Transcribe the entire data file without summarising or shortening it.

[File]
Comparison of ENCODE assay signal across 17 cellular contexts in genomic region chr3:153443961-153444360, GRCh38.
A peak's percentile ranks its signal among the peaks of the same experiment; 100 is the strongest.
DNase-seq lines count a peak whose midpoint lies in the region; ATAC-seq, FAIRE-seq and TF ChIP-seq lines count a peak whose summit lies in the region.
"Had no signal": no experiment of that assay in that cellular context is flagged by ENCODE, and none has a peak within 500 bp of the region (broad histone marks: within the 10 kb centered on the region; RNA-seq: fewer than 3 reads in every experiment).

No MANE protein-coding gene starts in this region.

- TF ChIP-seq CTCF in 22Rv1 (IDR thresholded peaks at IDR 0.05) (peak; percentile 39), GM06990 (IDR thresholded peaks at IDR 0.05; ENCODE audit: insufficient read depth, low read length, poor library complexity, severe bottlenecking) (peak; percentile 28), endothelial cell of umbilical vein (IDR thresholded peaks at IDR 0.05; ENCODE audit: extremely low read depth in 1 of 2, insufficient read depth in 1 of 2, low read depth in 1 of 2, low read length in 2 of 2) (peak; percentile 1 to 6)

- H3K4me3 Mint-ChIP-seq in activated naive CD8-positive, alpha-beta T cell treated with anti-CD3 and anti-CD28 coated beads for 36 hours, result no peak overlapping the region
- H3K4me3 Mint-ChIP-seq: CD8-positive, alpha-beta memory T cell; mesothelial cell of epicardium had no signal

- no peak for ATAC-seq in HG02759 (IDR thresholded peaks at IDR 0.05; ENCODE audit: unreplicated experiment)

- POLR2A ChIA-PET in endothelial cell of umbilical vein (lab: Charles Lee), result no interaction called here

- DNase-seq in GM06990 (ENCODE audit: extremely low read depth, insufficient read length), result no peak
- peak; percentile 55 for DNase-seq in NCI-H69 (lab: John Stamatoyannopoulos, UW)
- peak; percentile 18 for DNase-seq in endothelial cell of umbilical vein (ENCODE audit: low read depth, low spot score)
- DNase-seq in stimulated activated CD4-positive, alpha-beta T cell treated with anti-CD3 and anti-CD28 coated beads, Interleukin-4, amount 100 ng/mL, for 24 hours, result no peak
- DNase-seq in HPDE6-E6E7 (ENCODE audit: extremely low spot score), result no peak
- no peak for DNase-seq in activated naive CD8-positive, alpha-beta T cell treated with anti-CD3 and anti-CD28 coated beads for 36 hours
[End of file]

Comparison of ENCODE assay signal across 17 cellular contexts in genomic region chr3:153443961-153444360, GRCh38.
A peak's percentile ranks its signal among the peaks of the same experiment; 100 is the strongest.
DNase-seq lines count a peak whose midpoint lies in the region; ATAC-seq, FAIRE-seq and TF ChIP-seq lines count a peak whose summit lies in the region.
"Had no signal": no experiment of that assay in that cellular context is flagged by ENCODE, and none has a peak within 500 bp of the region (broad histone marks: within the 10 kb centered on the region; RNA-seq: fewer than 3 reads in every experiment).

No MANE protein-coding gene starts in this region.

- TF ChIP-seq CTCF in 22Rv1 (IDR thresholded peaks at IDR 0.05) (peak; percentile 39), GM06990 (IDR thresholded peaks at IDR 0.05; ENCODE audit: insufficient read depth, low read length, poor library complexity, severe bottlenecking) (peak; percentile 28), endothelial cell of umbilical vein (IDR thresholded peaks at IDR 0.05; ENCODE audit: extremely low read depth in 1 of 2, insufficient read depth in 1 of 2, low read depth in 1 of 2, low read length in 2 of 2) (peak; percentile 1 to 6)

- H3K4me3 Mint-ChIP-seq in activated naive CD8-positive, alpha-beta T cell treated with anti-CD3 and anti-CD28 coated beads for 36 hours, result no peak overlapping the region
- H3K4me3 Mint-ChIP-seq: CD8-positive, alpha-beta memory T cell; mesothelial cell of epicardium had no signal

- no peak for ATAC-seq in HG02759 (IDR thresholded peaks at IDR 0.05; ENCODE audit: unreplicated experiment)

- POLR2A ChIA-PET in endothelial cell of umbilical vein (lab: Charles Lee), result no interaction called here

- DNase-seq in GM06990 (ENCODE audit: extremely low read depth, insufficient read length), result no peak
- peak; percentile 55 for DNase-seq in NCI-H69 (lab: John Stamatoyannopoulos, UW)
- peak; percentile 18 for DNase-seq in endothelial cell of umbilical vein (ENCODE audit: low read depth, low spot score)
- DNase-seq in stimulated activated CD4-positive, alpha-beta T cell treated with anti-CD3 and anti-CD28 coated beads, Interleukin-4, amount 100 ng/mL, for 24 hours, result no peak
- DNase-seq in HPDE6-E6E7 (ENCODE audit: extremely low spot score), result no peak
- no peak for DNase-seq in activated naive CD8-positive, alpha-beta T cell treated with anti-CD3 and anti-CD28 coated beads for 36 hours